Tuesday, February 19, 2013

An electron is not a list of numbers

MIT cosmologist Max Tegmark just gave this lecture:
In 1939, Paul Dirac observed that “the physicist, in his study of natural phenomena, has two methods of making progress”: experiment and observation, and mathematical reasoning. Although he said, “there is no logical reason why the second method should be possible,” nevertheless it works, and to great effect. The key, Dirac felt, was beauty, leading him to his principle that successive theories of nature are characterized by increasing mathematical beauty. The results of this were rich and included some predictions not confirmed until after Dirac’s death. Nevertheless, the powerful guidance Dirac found in mathematics did sometimes lead him astray, as he rejected the principle of “renormalization,” developed by Feynman, Schwinger, and Tomonaga, to remedy the nonphysical infinities that kept cropping up in Dirac’s equations for quantum electrodynamics. Even as other physicists accepted it, Dirac never did, saying it was “just not sensible mathematics.” Nevertheless, it was powerful physics.
He followed with this interview:
Why do the atoms have those properties? Because they’re made of quarks and electrons. What about the electron? What properties does it have? And the cool thing is, all the properties that electrons have are purely mathematical. It’s just a list of numbers. So in that sense, an electron is a purely mathematical object. In fact, there’s no evidence right now that there’s anything at all in our universe that is not mathematical.
Yes, there is evidence. There is no purely mathematical description of an electron because, according to the rules of quantum mechanics, measurements on an electron can depend on measurements of a possibly-distant entangled electron.

The usual explanation is that the two electrons have a joint mathematical description as a spinor wave function in a tensor product Hilbert space. This leads to paradoxes of relativity and causality.

There are different interpretations of quantum mechanics. The electron is never just a list of numbers. All attempts to reduce the electron to some lcoal set of numbers have failed. We can predict measurements of an alectron based on previous measurement of that electron as well as any entangled electrons. But we cannot reduce the electron to numbers.

Dirac got Einstein's disease, and was unproductive once he got the idea that physical theories could be predicted by mathematical beauty.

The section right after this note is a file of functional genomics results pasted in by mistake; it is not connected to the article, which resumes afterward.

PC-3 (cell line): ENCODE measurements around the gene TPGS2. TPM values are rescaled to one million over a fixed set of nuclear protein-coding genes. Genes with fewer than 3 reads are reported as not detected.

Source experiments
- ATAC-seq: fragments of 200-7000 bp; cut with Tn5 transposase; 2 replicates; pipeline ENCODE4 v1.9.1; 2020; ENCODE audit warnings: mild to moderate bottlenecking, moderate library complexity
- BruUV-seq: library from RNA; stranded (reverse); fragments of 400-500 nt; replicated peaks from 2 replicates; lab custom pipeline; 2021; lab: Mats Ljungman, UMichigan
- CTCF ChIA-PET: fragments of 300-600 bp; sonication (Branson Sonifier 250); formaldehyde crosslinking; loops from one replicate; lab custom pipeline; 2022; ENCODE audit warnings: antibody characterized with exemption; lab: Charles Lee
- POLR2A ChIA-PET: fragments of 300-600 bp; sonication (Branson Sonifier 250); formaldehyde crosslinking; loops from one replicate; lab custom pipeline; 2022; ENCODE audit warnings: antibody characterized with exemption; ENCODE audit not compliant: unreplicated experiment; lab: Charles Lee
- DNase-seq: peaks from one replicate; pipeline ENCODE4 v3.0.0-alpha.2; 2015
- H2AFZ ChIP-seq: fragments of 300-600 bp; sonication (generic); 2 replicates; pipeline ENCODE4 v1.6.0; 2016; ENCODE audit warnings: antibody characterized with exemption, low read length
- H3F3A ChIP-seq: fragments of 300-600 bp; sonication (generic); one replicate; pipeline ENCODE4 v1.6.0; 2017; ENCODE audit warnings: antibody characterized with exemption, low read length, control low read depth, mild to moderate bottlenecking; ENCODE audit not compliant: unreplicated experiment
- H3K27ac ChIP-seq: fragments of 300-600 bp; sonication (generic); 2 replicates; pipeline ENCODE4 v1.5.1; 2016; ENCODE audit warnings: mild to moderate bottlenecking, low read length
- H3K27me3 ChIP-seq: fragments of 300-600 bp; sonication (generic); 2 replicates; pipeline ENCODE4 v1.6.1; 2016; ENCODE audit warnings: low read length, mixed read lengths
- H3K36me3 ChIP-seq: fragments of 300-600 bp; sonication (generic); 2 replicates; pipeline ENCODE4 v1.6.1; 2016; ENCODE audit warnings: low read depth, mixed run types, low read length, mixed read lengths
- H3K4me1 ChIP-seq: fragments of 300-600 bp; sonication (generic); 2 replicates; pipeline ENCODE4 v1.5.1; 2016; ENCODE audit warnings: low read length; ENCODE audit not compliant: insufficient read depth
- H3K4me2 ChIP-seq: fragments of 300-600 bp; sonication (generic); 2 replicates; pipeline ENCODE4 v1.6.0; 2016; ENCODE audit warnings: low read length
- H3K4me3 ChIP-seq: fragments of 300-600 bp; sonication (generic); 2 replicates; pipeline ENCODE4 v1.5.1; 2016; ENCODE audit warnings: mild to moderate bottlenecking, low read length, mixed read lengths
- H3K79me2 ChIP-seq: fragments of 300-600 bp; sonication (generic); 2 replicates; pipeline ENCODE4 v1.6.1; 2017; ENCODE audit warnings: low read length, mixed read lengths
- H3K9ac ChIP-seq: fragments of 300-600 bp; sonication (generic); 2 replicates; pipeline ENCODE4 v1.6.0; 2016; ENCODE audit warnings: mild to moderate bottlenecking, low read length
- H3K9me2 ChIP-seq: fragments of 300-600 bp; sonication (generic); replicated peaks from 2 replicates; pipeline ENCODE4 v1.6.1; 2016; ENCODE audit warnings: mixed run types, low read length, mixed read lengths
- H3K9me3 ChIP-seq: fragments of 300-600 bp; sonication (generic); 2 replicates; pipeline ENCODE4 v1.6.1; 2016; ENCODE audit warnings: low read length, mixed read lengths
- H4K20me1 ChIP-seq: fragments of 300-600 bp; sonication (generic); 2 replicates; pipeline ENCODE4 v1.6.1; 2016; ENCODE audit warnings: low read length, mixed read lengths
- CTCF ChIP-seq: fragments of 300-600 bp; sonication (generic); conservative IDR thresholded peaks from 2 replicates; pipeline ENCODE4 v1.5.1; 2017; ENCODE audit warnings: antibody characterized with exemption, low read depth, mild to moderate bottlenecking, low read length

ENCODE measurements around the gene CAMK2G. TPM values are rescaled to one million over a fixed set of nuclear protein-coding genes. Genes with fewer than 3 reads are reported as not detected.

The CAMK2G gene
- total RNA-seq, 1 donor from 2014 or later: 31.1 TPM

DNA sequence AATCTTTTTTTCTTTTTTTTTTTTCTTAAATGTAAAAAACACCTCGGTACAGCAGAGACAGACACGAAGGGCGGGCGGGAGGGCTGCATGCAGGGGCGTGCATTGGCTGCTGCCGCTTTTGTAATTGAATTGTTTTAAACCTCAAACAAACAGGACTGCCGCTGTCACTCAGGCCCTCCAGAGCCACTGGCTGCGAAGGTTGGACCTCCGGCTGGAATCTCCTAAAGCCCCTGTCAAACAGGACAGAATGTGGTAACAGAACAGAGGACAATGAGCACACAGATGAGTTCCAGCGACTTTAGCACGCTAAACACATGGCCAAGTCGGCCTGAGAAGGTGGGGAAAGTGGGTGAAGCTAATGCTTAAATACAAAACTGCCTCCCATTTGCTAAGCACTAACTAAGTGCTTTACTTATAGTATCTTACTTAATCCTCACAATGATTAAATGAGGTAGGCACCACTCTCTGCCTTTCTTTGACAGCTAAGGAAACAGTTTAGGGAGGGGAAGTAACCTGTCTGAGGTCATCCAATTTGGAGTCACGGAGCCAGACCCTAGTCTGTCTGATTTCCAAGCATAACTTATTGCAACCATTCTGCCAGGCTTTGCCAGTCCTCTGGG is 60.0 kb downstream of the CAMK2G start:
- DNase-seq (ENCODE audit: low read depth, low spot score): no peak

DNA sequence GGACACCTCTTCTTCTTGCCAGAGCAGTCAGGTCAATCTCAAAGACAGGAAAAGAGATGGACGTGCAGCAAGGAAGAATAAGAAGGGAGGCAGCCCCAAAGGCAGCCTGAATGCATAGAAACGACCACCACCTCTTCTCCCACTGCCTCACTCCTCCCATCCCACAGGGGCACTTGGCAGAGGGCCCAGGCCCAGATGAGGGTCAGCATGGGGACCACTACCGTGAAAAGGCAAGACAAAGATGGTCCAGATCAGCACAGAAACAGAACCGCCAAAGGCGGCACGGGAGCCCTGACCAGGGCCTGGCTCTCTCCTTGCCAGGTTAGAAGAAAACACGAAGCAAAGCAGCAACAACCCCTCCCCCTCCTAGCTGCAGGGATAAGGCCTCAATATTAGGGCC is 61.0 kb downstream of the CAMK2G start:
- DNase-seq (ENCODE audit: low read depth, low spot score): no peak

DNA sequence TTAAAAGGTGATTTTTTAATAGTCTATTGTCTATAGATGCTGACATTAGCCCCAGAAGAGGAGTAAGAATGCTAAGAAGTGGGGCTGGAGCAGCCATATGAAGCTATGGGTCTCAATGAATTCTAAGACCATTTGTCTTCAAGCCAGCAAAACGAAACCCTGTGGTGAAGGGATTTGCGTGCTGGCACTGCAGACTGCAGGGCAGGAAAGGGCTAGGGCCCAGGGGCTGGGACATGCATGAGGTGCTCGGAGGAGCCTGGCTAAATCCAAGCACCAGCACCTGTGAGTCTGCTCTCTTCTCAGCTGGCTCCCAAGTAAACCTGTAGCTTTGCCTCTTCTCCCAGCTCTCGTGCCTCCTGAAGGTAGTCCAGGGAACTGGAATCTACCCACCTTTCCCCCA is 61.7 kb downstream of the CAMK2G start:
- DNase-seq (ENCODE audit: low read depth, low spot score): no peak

Tegmark says he is writing a book, and will promote it on his Facebook page.


  1. "we cannot reduce the electron to numbers."

    Do you agree that the physical world is well described by quantum mechanics? Well, if you do, then you will agree that the quantum state of the universe is given by an element of a separable complex Hilbert space. But any infinite dimensional separable complex Hilbert space is unitarily equivalent to l^2, so the quantum state of the universe (and thus the state of any electron) can be represented by a list of complex numbers.


  2. I agree that quantum mechanics well describes electron observations, and that all those Hilbert spaces are equivalent to l^2. But if that were the whole story, why do people keep looking for hidden variables?

    Perhaps both electrons in a helium atom can be properly jointly represented by a wave function, but each individual electron cannot be.

  3. "But if that were the whole story, why do people keep looking for hidden variables?"

    Beats me.

    "Perhaps both electrons in a helium atom can be properly jointly represented by a wave function, but each individual electron cannot be."

    Actually it can. It's not possible to solve Schrodinger's equation analytically in the case of a helium atom, but we can find the approximate wavefunction of one of the electrons. The answer is given on p.212 of Griffiths' book.

  4. Dear Roger,
    Reality as some kind of a mathematical structure was hinted at by many scientists before Tegmark, like Conway, Wolfram, Wheeler and others. Tegmark just worded the idea in a very bold and direct way. The traditional view that reality is some "physical" substance (or some unknown something)has impossible implication. where did this substance come from and where does it reside? and both create a perpetual paradox. a mathematical structure like a circle does not need more elementary construct or a place to reside, so is our reality.

    If nothing existed where would mathematical facts exist, I don't know why people have a hard time with this question which has a very obvious answer.

    Reality exists hence we say it is true. But what is really true besides that more than anything else which we can really trust, it is mathematical facts. So, to my mind I connect both since both seem to be a statement of truth. So I took a guess that reality is something akin to a circle (truth). The relations between the points give you a mathematical structure whereby you get PI which defines the structure of the circle.

    the structure that leads to our reality is random numbers and certain unavoidable relations(and only possible ones) between them. that is all. It is the only dynamic design possible with fundamental entities, all other designs lead to a static or quasi-static.